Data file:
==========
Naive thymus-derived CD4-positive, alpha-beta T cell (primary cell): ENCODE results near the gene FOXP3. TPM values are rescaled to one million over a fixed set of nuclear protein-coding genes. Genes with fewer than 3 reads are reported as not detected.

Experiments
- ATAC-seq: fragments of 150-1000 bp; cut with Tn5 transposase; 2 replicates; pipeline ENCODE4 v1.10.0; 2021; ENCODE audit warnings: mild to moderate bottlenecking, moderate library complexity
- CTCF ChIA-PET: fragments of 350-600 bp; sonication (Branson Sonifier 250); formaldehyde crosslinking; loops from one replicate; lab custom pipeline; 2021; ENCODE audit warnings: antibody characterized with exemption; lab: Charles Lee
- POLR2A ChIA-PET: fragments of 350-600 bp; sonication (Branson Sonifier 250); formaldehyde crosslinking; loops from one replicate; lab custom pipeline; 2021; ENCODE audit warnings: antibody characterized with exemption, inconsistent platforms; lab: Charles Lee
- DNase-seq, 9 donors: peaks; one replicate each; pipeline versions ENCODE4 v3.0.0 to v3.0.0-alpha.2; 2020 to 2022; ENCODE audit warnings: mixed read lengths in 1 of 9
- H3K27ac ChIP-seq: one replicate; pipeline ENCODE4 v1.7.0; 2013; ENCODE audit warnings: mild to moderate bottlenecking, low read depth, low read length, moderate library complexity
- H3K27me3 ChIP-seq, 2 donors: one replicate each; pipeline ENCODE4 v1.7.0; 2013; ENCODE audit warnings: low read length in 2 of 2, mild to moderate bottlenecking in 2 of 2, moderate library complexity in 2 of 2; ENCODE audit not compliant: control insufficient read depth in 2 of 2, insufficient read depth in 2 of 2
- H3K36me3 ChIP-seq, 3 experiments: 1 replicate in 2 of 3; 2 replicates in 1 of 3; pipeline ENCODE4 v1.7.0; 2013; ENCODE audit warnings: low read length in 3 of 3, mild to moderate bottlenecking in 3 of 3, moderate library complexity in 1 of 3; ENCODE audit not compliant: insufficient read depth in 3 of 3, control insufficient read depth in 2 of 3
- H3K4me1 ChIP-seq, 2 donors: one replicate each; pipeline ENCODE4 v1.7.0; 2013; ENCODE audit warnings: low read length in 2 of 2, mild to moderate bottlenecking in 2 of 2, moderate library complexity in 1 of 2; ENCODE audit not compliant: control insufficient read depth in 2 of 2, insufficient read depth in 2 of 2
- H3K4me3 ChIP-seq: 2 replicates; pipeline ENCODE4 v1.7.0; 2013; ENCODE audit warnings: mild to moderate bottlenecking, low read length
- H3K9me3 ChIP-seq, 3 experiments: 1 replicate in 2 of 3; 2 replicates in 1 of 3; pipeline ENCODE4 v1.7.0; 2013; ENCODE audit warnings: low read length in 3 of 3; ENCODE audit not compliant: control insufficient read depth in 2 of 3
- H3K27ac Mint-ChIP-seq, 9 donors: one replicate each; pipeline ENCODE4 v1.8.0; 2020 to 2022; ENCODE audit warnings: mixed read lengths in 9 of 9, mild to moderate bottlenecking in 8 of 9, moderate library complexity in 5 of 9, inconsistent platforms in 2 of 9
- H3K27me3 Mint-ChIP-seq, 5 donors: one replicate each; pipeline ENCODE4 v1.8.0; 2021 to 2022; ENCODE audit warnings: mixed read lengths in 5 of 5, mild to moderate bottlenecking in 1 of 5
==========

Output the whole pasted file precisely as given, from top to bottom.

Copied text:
Naive thymus-derived CD4-positive, alpha-beta T cell (primary cell): ENCODE results near the gene FOXP3. TPM values are rescaled to one million over a fixed set of nuclear protein-coding genes. Genes with fewer than 3 reads are reported as not detected.

Experiments
- ATAC-seq: fragments of 150-1000 bp; cut with Tn5 transposase; 2 replicates; pipeline ENCODE4 v1.10.0; 2021; ENCODE audit warnings: mild to moderate bottlenecking, moderate library complexity
- CTCF ChIA-PET: fragments of 350-600 bp; sonication (Branson Sonifier 250); formaldehyde crosslinking; loops from one replicate; lab custom pipeline; 2021; ENCODE audit warnings: antibody characterized with exemption; lab: Charles Lee
- POLR2A ChIA-PET: fragments of 350-600 bp; sonication (Branson Sonifier 250); formaldehyde crosslinking; loops from one replicate; lab custom pipeline; 2021; ENCODE audit warnings: antibody characterized with exemption, inconsistent platforms; lab: Charles Lee
- DNase-seq, 9 donors: peaks; one replicate each; pipeline versions ENCODE4 v3.0.0 to v3.0.0-alpha.2; 2020 to 2022; ENCODE audit warnings: mixed read lengths in 1 of 9
- H3K27ac ChIP-seq: one replicate; pipeline ENCODE4 v1.7.0; 2013; ENCODE audit warnings: mild to moderate bottlenecking, low read depth, low read length, moderate library complexity
- H3K27me3 ChIP-seq, 2 donors: one replicate each; pipeline ENCODE4 v1.7.0; 2013; ENCODE audit warnings: low read length in 2 of 2, mild to moderate bottlenecking in 2 of 2, moderate library complexity in 2 of 2; ENCODE audit not compliant: control insufficient read depth in 2 of 2, insufficient read depth in 2 of 2
- H3K36me3 ChIP-seq, 3 experiments: 1 replicate in 2 of 3; 2 replicates in 1 of 3; pipeline ENCODE4 v1.7.0; 2013; ENCODE audit warnings: low read length in 3 of 3, mild to moderate bottlenecking in 3 of 3, moderate library complexity in 1 of 3; ENCODE audit not compliant: insufficient read depth in 3 of 3, control insufficient read depth in 2 of 3
- H3K4me1 ChIP-seq, 2 donors: one replicate each; pipeline ENCODE4 v1.7.0; 2013; ENCODE audit warnings: low read length in 2 of 2, mild to moderate bottlenecking in 2 of 2, moderate library complexity in 1 of 2; ENCODE audit not compliant: control insufficient read depth in 2 of 2, insufficient read depth in 2 of 2
- H3K4me3 ChIP-seq: 2 replicates; pipeline ENCODE4 v1.7.0; 2013; ENCODE audit warnings: mild to moderate bottlenecking, low read length
- H3K9me3 ChIP-seq, 3 experiments: 1 replicate in 2 of 3; 2 replicates in 1 of 3; pipeline ENCODE4 v1.7.0; 2013; ENCODE audit warnings: low read length in 3 of 3; ENCODE audit not compliant: control insufficient read depth in 2 of 3
- H3K27ac Mint-ChIP-seq, 9 donors: one replicate each; pipeline ENCODE4 v1.8.0; 2020 to 2022; ENCODE audit warnings: mixed read lengths in 9 of 9, mild to moderate bottlenecking in 8 of 9, moderate library complexity in 5 of 9, inconsistent platforms in 2 of 9
- H3K27me3 Mint-ChIP-seq, 5 donors: one replicate each; pipeline ENCODE4 v1.8.0; 2021 to 2022; ENCODE audit warnings: mixed read lengths in 5 of 5, mild to moderate bottlenecking in 1 of 5